Similarly, it is not uncommon for developers to suddenly realize that their application is not performing as planned or is consuming more resources than anticipated due to a design flaw. This translates into heightened costs, particularly with elastic deployments, where the developer is not buying specific Virtual Machines (VMs) with specific hardware attributes but rather abstractions that scale automatically.
Brendan Gregg, a very prominent performance engineer, outlines many ways to get core metrics from Linux systems to satisfy a framework he calls the USE method for performance analysis (utilization, saturation, and errors). The more perceptive DevOps professional will note that the USE method shares common attributes with the four golden signals of monitoring, namely Latency, Traffic, Errors and Saturation, which were created by Google’s site reliability engineers (SREs) and were introduced in the highly influential Google SRE book.
For example, to measure CPUs, developers could use the following signals:
- Latency: Delay in CPU scheduling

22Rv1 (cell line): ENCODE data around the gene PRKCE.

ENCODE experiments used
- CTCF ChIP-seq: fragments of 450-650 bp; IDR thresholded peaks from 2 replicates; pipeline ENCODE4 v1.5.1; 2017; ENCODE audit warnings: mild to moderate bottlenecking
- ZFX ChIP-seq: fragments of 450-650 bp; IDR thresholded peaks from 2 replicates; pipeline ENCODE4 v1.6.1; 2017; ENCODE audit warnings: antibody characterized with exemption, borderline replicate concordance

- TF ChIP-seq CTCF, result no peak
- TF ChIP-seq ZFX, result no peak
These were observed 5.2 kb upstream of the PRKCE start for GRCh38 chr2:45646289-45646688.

- Traffic: CPU utilization
- Errors: CPU-related errors (e.g. number of faulted CPUs)
- Saturation: Length of the run queue
Regardless of the metrics that your team chooses to use for reactive and proactive infrastructure monitoring, the key is to equip DevOps teams with true insight into their application’s performance, as granular as possible, with data to back up their findings.
Making Monitoring Seamless
More often than not, especially in the early iterations of a product, the development team oversees the bulk of operations (ironic, right?). Although they may be assisted by a DevOps or SRE professional when setting up the infrastructure or deciding on certain deployment options, developers are ultimately responsible for monitoring their application and ensuring that it meets business goals. To that effect, simple-to-use tools can boost productivity since the developer won’t need to focus on the complexity of the monitoring tool but rather the complexity of the application. If you are a developer yourself, you may be familiar with the pull to spend as little time as possible setting up a monitoring tool (it’s alarms and functions) so that you can do what you want — writing code and developing your application’s features.